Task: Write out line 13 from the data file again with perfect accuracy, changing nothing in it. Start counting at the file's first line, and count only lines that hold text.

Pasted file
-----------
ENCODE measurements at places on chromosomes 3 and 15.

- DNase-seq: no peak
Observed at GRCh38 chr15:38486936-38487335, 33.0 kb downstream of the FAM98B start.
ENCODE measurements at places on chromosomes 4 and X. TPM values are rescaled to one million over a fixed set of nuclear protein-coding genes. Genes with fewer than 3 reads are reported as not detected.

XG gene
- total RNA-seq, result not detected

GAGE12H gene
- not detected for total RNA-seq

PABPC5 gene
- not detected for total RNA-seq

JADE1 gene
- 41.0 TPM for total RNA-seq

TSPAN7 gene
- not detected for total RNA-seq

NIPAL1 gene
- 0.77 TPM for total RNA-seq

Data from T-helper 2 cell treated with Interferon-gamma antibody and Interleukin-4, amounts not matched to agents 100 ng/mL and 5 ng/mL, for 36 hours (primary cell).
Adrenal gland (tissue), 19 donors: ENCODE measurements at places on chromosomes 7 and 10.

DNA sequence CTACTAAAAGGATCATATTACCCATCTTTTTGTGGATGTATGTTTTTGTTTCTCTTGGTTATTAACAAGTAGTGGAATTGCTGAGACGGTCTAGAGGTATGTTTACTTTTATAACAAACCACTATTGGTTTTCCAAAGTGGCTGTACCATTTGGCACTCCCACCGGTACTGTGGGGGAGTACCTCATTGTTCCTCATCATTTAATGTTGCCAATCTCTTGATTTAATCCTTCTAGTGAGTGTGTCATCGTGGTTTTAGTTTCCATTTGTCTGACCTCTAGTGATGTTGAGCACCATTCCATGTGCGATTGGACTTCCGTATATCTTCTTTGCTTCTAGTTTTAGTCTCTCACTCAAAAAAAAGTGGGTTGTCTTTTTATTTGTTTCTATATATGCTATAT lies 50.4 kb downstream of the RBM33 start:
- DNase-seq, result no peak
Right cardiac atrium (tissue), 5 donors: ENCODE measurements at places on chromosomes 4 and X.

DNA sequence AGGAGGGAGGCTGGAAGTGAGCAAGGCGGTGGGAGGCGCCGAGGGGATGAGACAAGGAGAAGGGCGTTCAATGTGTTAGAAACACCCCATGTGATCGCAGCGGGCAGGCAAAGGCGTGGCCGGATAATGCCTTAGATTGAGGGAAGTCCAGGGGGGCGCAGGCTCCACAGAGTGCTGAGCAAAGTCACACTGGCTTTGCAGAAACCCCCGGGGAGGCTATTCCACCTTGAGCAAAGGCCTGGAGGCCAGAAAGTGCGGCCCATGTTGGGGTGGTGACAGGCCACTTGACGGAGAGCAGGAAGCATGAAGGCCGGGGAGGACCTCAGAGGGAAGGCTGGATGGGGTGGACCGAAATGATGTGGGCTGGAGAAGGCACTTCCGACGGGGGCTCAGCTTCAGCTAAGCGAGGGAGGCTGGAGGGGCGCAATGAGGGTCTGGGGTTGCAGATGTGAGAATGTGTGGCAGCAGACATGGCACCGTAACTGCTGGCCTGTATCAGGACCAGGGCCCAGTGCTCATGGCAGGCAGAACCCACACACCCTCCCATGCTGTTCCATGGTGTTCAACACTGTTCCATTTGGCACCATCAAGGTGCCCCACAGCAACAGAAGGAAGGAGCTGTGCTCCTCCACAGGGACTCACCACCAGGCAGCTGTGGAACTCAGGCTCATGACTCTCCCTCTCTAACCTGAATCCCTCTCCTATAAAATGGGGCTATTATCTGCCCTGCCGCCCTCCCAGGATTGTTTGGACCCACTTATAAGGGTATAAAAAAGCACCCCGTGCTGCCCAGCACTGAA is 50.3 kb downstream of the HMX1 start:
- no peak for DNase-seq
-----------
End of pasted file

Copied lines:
TSPAN7 gene